Mechanistic and functional insights into fatty acid activation in Mycobacterium tuberculosis

National Institute of Immunology, Aruna Asaf Ali Marg, New Delhi 110 067, India.
Nature Chemical Biology (Impact Factor: 13.22). 01/2009; 5(3):166-173. DOI: 10.1038/nchembio.143

ABSTRACT The recent discovery of fatty acyl-AMP ligases (FAALs) in Mycobacterium tuberculosis (Mtb) provided a new perspective of fatty acid activation. These proteins convert fatty acids to the corresponding adenylates, which are intermediates of acyl-CoA–synthesizing fatty acyl-CoA ligases (FACLs). Presently, it is not evident how obligate pathogens such as Mtb have evolved such new themes of functional versatility and whether the activation of fatty acids to acyladenylates could indeed be a general mechanism. Here, based on elucidation of the first structure of an FAAL protein and by generating loss-of-function and gain-of-function mutants that interconvert FAAL and FACL activities, we demonstrate that an insertion motif dictates formation of acyladenylate. Because FAALs in Mtb are crucial nodes in the biosynthetic network of virulent lipids, inhibitors directed against these proteins provide a unique multipronged approach to simultaneously disrupting several pathways.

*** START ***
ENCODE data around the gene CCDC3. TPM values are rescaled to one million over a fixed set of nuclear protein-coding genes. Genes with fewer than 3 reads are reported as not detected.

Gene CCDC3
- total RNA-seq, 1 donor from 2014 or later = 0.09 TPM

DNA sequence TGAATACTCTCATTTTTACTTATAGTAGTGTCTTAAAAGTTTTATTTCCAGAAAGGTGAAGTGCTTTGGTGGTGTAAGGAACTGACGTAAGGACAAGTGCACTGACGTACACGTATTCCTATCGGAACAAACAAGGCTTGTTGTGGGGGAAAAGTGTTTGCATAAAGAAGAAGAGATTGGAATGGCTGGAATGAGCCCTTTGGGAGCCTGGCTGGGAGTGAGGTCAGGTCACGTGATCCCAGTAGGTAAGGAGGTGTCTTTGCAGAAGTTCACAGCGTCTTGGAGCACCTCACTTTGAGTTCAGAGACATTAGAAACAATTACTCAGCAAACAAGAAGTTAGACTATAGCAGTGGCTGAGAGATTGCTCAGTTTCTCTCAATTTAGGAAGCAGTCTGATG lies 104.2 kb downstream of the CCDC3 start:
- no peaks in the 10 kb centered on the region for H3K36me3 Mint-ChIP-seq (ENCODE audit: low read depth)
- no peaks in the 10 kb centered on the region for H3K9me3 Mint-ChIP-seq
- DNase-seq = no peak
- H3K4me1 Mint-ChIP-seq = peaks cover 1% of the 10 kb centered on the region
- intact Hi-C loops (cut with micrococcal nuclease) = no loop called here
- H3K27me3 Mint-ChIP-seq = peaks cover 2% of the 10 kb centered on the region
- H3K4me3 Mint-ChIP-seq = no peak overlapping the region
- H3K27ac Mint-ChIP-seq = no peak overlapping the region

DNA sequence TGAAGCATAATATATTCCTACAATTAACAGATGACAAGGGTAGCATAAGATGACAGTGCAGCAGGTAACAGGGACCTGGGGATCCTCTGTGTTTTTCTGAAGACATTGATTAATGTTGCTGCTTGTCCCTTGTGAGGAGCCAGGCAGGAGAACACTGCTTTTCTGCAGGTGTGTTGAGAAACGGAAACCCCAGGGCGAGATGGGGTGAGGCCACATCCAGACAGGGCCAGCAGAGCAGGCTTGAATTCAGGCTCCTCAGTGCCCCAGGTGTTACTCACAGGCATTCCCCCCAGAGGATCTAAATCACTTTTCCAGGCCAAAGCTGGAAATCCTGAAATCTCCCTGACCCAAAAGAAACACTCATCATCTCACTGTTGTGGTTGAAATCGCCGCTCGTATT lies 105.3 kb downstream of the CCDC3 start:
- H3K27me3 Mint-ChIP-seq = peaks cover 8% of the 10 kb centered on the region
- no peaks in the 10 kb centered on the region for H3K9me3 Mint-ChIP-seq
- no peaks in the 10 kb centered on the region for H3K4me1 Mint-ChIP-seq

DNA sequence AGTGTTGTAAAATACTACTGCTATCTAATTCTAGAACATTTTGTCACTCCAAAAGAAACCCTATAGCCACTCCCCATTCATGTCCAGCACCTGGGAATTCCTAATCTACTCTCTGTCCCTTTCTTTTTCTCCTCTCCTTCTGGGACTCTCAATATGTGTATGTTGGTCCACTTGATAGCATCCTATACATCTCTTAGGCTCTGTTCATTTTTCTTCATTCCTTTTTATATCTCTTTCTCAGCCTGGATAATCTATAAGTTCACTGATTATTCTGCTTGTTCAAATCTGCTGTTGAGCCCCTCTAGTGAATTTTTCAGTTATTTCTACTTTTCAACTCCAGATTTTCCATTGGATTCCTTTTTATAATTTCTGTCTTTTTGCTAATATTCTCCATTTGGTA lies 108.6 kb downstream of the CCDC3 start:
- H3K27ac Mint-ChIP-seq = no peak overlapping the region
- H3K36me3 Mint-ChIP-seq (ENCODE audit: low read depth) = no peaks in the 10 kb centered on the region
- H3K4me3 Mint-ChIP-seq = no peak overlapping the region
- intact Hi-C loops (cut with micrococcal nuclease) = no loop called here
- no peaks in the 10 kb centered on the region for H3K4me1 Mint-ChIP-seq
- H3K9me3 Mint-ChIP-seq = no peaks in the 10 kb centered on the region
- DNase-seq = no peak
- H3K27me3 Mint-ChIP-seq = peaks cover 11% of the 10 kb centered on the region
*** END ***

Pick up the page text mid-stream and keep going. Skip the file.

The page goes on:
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    ABSTRACT: Adenylation enzymes play important roles in the biosynthesis and degradation of primary and secondary metabolites. Mechanistic insights into the recognition of α-amino acid substrates have been obtained for α-amino acid adenylation enzymes. The Asp residue is invariant and is essential for the stabilization of the α-amino group of the substrate. In contrast, the β-amino acid recognition mechanism of adenylation enzymes is still unclear, despite the importance of β-amino acid activation for the biosynthesis of various natural products. Herein, we report the crystal structure of the standalone adenylation enzyme VinN, which specifically activates (2S,3S)-3-methylaspartate (3-MeAsp) in vicenistatin biosynthesis. VinN has a similar overall structure to other adenylation enzymes. The structure of the complex with 3-MeAsp revealed that a conserved Asp230 residue is used in the recognition of the β-amino group of 3-MeAsp similar to α-amino acid adenylation enzymes. A mutational analysis and structural comparison with α-amino acid adenylation enzymes showed that the substrate-binding pocket of VinN has a unique architecture to accommodate 3-MeAsp as a β-amino acid substrate. Thus, the VinN structure allows the first visualization of the interaction of an adenylation enzyme with a β-amino acid and provides new mechanistic insights into the selective recognition of β-amino acids in this family of enzymes.

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